I may be dead by the time you read this, my faithful, loving audience. Be fortunate for my foresight, as I have thought to provide this glimpse into the very thing that may or may not have killed me by the time you read this. My own computer is wrapping its lecherous hands around my throat as I struggle to write this.
The truth came to light for me this morning as The Silicon Valley/San Jose Business Journal (1/29/03) ran a headline blazing, “Your Computer Could be Killing You.” The article explained that “e-thrombosis” may be a risk for those who sit at their computers for prolonged periods of time. Well, writers sit for prolonged periods of time. There is the possibility for developing massive blood clots that can cut off blood to the lungs, and other places I would presume. My computer! In whom I put so much trust. I should have known… I’m such an incorrigible dolt!
And I am a writer—I always knew that, as I sat toiling in front of my keyboard, I was slowly dying, word by word. I have always known my art was killing me and now it is acknowledged that I am, indeed, dying for my art. My art, along with the countless other hours spent online, hocking my grandmother’s knick-knacks on eBay or surfing for the perfect set of mammaries to serve as my digital muse. With every second I spend bleeding my words on the screen, for my loyal fans, which I hope to have someday, I am dying. How fucked up is that? I am dying for them and for my art. And all I have to show for it is credit card debt and writer’s block. How fucking romantic is that? As if it weren’t thorny enough facing the possible rejection by the public of the thoughts and memories I hold so dear in my writing (and you should too), I am risking more than just a public judgment at the hands of my peers. Now I add death to my list of critics who eagerly anticipate when my will shall expire leaving nothing but my heart and soul on the computer screen. (Mental note: be certain to save more often in the event of a sudden aneurysm.) That’s a new angle I can add to my middle-class, white-bread life. I finally have a struggle! And it’s death by computer!
Ah, but the double-edged blade I hold to my own throat now reflects clearly the fear in my own eyes. As I finish my unwritten masterpiece I race towards Death, yet in Death, my posthumous fame will do me no good, unless Heaven, where I will surely be going, has a sense of humor. In death, I won’t be able to reap the rewards when my masterpiece is optioned and made into a box office bounty. Why do I have to die as I write? I suppose I could use a pen and paper but my hand cramps after only a few paragraphs. Instead, I face my own Heart of Darkness as I let my addiction lead me to Death’s humble door. For art, I must remind myself; it is for my art.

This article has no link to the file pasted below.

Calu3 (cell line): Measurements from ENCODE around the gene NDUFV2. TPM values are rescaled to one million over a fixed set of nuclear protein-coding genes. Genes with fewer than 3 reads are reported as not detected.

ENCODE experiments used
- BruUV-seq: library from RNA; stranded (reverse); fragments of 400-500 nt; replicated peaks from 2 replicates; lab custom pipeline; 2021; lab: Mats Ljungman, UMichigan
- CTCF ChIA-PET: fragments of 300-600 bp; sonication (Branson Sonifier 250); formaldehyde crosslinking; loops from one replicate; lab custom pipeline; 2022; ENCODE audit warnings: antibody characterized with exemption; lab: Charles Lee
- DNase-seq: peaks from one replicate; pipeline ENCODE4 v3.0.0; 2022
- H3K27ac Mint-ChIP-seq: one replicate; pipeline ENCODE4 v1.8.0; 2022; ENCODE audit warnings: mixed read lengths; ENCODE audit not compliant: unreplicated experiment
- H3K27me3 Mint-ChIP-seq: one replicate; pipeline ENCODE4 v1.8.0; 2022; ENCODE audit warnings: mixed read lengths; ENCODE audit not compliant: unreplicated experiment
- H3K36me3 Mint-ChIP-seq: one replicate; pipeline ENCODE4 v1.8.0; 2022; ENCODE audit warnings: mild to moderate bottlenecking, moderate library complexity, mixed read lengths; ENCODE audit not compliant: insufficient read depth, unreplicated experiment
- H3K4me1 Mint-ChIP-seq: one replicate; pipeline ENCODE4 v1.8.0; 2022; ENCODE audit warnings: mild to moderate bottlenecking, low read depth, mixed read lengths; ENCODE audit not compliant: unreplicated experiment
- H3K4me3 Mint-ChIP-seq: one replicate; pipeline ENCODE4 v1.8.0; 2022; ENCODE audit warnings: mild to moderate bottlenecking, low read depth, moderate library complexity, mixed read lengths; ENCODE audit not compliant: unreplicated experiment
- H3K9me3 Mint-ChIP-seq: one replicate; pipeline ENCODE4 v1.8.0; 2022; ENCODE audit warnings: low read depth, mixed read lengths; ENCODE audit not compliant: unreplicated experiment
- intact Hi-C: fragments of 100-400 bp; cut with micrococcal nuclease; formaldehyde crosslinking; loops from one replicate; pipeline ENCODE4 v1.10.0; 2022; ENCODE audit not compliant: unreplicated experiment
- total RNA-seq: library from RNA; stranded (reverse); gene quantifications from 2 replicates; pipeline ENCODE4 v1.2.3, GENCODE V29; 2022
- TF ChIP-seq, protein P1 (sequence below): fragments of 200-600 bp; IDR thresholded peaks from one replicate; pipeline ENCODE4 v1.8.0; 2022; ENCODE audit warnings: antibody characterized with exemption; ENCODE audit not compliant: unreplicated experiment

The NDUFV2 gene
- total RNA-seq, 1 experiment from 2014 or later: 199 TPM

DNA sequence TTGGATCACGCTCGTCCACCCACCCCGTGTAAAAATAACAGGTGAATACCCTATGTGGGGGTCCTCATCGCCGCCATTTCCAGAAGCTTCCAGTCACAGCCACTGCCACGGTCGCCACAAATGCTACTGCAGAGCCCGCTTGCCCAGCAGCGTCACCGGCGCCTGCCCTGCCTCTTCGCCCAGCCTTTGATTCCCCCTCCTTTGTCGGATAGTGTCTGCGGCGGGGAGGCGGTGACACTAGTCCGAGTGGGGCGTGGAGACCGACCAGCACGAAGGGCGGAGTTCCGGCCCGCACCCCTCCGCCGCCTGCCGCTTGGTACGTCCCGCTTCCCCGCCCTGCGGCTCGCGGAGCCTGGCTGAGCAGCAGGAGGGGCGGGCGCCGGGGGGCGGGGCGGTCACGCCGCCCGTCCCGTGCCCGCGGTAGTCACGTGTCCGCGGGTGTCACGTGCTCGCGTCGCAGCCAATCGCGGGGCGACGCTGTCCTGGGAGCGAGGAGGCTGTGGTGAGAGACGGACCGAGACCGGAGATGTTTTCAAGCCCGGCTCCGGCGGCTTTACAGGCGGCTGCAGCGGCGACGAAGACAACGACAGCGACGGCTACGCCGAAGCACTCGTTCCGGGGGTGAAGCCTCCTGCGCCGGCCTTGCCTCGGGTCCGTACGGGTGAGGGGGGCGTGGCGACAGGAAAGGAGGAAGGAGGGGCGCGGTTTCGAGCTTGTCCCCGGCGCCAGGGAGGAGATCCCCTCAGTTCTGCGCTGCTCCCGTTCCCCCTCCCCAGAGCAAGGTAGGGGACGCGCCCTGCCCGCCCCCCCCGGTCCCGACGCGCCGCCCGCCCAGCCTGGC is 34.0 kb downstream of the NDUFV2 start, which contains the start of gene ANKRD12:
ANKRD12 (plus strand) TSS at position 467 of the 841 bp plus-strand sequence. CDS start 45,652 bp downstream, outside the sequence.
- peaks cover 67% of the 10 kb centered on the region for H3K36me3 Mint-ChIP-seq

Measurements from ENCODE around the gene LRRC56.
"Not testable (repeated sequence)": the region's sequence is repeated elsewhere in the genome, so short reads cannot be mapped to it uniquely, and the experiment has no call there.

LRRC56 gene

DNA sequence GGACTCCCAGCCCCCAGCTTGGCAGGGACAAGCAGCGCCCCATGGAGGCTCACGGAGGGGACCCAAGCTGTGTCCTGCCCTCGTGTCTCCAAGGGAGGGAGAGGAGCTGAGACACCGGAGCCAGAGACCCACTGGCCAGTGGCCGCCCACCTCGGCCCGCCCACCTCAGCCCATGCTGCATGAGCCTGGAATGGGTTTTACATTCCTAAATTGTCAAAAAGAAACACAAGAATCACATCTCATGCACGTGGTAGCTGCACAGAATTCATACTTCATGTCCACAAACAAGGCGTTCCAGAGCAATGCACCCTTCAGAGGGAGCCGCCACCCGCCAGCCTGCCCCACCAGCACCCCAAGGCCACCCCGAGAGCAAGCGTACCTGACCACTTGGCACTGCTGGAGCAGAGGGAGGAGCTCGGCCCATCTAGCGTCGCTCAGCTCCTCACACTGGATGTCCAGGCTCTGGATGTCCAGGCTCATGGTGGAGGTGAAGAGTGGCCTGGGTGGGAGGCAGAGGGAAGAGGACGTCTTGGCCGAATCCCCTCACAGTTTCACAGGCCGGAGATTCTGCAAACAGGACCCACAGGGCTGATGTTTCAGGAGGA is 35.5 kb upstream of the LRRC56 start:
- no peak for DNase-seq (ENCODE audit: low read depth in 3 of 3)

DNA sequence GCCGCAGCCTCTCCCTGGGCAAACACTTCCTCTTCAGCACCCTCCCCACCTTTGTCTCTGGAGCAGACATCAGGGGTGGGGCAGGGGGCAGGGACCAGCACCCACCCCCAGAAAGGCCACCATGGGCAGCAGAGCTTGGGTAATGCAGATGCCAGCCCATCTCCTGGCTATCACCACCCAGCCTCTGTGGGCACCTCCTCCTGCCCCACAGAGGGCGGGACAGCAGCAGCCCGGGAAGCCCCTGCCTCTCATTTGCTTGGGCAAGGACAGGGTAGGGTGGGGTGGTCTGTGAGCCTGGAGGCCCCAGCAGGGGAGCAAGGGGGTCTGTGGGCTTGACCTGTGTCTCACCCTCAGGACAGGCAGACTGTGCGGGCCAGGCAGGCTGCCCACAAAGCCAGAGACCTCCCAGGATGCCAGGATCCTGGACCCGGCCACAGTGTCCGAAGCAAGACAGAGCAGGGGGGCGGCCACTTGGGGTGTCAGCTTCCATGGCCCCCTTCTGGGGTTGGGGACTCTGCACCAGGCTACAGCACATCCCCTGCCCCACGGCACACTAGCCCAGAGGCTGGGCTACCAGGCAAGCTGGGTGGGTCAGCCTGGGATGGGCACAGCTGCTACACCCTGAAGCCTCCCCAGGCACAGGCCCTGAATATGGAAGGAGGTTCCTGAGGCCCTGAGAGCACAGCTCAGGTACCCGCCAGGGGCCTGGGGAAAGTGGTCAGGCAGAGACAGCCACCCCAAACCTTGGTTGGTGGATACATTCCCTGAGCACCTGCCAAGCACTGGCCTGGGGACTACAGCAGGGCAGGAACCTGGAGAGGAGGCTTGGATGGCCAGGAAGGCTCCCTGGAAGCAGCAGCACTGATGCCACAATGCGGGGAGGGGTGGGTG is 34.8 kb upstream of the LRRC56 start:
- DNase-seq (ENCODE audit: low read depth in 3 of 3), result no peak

As you can imagine, the knowledge that I was risking my life for you, the reader, took some time to come to terms with. I wouldn’t change a thing though, as this passion lives within me like the gluttony that has a hold on Anna Nicole Smith. However, since I am dying day by day, perhaps sooner than I had anticipated, please purchase my book and read before it’s too late. Contact my publishing house and ask them to sponsor our book club. Here’s a question: How did the author find the courage to beat Death down long enough to type his last breath into words? And then save the file as well? (Hopefully I’ll be able to finish it, but if you’d like to send me advance orders, feel free to do so.)
This writer faces Death and treachery in his own circle. I have overcome much in the writing of this book not yet complete; I look Death in its newfound electronic eye daily; I risk abuse and rejection and now I have two intimate friends I can no longer trust—a computer at home and another at work. So which one is it? Which one is the traitor bastard? I’ll unplug it without a second thought and never look back. God, I hope it’s the work one though, and then I could just sit at my desk all day and get paid to read. Maybe I could even get an exemption note from my doctor, which I could make copies of and circulate through my human-resource department. Can I sue myself for making myself work in such dangerous conditions?
However, the work part is all semantics. The real issue is: I am a writer and you must read my book because, chances are, I’m dead by now.